Wednesday, September 9, 2009

Hefting into Montreal

This is entirely incomplete, my first attempt at getting some information up and out here. I will edit and update anon...


It’s more than two weeks now that we’ve all been living in Montréal and still there are boxes lurking in the hallway. Not containing our stuff, but the people’s whose eminently practical and phenomenally situated abode we moved into. I’ve removed from the bookshelves some of the Management textbooks, particularly if they are in French. There is only so much wishful thinking a person can tolerate about what we might someday, maybe, read. We will all certainly die without engaging even a small fraction of the words we wish to; moving along that which is written in a foreign language seems minimally honest.

Our house is what’s known as a “duplex” here. The housing looks very much like Chicago’s northside, although the feel of the streets is a little different, a little more spacious, a little more relaxed, and a little lower physically. The structures in which people live themselves almost all, at least in this part of the city, have an even multiple of doors, one letting their inhabitants into the first and basement floors, another upstairs to the top. Most buildings house at least two pairs of doors; ours has two pairs, four doors, four clusters of inhabitants.

We occupy more real estate but less acreage than we do in Los Angeles. I miss the large yard we had for playing in and growing things; I feel the absence of a laundry line. But the girls have their own room on a different floor, each. The separation is much-desired, though transiently. It is a little lonely for Alida, all the way down in her sealed room so far away. Underneath. But loneliness, like boredom, is a luxury from which we grow for the experience of it. She is basking in the privacy. Iris too, though she has created an internal physical privacy for herself already; the change is welcome but not quite as necessary. Walls.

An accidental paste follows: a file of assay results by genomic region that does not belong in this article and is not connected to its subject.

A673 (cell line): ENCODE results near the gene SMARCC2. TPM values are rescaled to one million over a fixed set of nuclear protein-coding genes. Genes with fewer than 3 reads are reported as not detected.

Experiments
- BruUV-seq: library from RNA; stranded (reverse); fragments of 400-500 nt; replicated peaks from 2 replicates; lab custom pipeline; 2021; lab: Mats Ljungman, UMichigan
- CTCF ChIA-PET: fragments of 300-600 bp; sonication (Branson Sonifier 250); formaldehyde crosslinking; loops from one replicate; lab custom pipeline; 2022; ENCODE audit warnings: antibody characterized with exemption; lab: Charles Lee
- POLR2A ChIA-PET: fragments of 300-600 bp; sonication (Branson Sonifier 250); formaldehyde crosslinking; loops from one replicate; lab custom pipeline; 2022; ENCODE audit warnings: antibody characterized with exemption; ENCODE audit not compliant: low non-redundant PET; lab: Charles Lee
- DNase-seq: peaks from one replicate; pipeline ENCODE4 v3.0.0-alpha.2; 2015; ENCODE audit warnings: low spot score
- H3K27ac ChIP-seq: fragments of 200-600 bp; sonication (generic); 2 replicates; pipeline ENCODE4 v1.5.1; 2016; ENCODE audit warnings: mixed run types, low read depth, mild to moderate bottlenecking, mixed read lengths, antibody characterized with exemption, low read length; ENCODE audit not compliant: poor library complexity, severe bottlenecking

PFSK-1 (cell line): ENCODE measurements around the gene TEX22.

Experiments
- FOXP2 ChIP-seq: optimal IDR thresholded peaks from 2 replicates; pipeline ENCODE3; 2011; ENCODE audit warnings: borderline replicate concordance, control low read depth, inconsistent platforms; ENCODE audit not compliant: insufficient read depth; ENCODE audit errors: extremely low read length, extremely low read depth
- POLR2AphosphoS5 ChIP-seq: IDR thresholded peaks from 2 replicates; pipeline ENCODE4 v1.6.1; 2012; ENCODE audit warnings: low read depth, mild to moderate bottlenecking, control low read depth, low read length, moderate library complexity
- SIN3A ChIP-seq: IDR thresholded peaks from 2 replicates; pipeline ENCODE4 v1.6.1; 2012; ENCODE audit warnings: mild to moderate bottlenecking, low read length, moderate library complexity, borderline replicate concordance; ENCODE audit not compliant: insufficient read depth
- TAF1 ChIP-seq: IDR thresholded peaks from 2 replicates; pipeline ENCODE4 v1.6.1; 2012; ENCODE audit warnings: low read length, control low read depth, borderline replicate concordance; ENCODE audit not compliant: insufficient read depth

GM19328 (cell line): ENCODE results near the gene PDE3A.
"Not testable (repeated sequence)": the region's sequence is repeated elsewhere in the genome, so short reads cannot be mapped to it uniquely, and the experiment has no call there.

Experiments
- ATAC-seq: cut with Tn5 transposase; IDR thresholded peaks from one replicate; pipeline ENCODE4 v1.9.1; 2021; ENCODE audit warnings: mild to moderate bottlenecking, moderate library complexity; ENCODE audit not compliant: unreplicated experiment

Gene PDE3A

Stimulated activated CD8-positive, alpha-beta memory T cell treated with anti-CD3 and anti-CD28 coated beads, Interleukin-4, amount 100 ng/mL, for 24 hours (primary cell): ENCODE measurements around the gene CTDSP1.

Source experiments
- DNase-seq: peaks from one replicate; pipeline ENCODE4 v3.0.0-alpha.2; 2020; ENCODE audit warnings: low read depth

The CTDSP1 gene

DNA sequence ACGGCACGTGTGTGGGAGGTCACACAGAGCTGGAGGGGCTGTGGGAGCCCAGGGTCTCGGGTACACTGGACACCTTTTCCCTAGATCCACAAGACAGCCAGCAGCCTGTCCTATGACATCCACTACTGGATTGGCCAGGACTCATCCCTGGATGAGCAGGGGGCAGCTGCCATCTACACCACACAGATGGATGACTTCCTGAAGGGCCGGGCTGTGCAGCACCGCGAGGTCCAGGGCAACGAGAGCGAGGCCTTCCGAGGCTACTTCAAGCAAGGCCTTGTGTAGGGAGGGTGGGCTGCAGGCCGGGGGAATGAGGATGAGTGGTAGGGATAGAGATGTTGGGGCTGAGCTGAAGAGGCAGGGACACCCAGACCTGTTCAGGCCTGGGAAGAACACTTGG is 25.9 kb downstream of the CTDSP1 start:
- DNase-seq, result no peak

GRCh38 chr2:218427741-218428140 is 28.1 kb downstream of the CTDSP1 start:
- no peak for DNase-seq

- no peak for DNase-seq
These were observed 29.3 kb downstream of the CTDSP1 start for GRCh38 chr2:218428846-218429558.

Funny because I don’t mind or need or want the walls so much myself. I guess internally I’ve pushed down, rather than ‘over’ (as have the girls), this need but certainly I understand its allure.


Money. Bring money. You will need to access lots of money, and doing so is nowhere near as easy as one would anticipate in this day of electronics. Go figure.

Credit cards. Get yourself a foreign credit card before you arrive*. You will be wanting it right away and *everything* takes a lot of time. The paperwork is fierce. Try to have this setup prior to your entry! In a pinch you can use that Visa or AmEx most places, but for each transaction you are charged a set fee plus there is a percentage, approx 3% taken from the dollar figure for each transaction. In addition you are subject to the current exchange rate they choose to charge, which is not standardized; they can charge you more or less than the market rate if they feel like it.

Alternatively if you withdraw cash with a debit card directly from your American account into Canadian dollars, you will – or at least our Credit Union will not – be charged the usual percentage of what you change and be subject to the exchange rate, however they will not charge the one-time transaction fee. Again, that’s the story at least for our credit union.

Use travellers’ checks? Note that any American currency check is held for 30 days. At least at BMO. There are competitors – I would definitely check them out. To get a Canadian credit card through them they will hold as assurance your limit amount. Incredibly obnoxious!!! Actually – they will hold *125%* your credit limit! So they won’t let you charge more than your limit, but they hold 25% more than they will allow you to charge?! BMO is completely usurious. I don’t know if their competitors are any worse, but these guys are onerous in the extreme. They charge $2 to mail you a statement.

Not that I am not positive about traveller’s checks being subject to the same 30-day hold as personal checks. It’s possible not – I guess I was told by one rep that they would be, but I have subsequently determined that this rep was not the sharpest knife in the block so I’m not entirely trusting her information.

At this point I’m ready to use the mattress. However some school functions are requiring checks and not cash. I paid school fees with cash but, say, book orders need check. And I’m guessing the kids’ activities will be requiring checks as well, but I haven’t faced that reality yet.

Paypal is a good option!

*Foreign credit card. You can try getting an AmEx through Costco if you’re a member in the States. However you will have to drop your US AmEx as they will associate just a single credit card number per Costco membership. I wasn’t willing to do that previously but I’m about to. The overlap is difficult.


Health Card.

Parking permit

Accés cart – by borough


Library card

Maps/Tourist info


Accounting for stuff

University ID

Car insurance

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